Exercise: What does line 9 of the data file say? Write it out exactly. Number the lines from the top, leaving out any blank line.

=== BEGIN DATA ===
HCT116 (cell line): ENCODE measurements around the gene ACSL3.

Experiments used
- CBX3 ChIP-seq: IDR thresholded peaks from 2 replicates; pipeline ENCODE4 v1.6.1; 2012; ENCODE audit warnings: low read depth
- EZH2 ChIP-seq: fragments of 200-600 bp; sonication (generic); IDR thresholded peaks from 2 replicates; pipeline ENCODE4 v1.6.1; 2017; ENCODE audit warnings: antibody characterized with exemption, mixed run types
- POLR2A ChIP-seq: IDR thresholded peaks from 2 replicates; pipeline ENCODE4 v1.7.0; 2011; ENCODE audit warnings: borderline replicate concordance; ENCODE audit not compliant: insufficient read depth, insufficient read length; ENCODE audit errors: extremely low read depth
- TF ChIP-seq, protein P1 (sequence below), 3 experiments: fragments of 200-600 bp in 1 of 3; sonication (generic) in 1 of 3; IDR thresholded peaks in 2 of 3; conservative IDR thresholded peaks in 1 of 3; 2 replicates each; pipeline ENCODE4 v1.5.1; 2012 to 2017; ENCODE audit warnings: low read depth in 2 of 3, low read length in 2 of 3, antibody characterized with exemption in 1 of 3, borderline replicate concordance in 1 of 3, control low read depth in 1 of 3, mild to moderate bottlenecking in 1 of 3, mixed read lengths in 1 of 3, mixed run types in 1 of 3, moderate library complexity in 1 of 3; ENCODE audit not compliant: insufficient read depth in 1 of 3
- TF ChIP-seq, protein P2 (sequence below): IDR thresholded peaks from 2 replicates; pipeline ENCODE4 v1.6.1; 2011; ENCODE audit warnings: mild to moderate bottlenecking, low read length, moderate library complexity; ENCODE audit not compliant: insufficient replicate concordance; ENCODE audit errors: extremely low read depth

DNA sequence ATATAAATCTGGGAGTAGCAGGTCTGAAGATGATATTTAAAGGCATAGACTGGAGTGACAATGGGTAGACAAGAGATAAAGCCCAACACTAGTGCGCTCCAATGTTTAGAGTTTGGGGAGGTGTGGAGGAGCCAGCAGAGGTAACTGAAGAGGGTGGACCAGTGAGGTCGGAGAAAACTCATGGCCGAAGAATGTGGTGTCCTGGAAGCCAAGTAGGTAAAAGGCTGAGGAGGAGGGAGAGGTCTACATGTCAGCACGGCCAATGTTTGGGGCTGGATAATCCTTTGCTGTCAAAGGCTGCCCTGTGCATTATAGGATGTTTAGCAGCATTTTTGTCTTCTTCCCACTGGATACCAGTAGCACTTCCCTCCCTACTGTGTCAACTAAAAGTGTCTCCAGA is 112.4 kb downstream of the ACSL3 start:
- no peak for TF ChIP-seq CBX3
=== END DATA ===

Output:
- no peak for TF ChIP-seq CBX3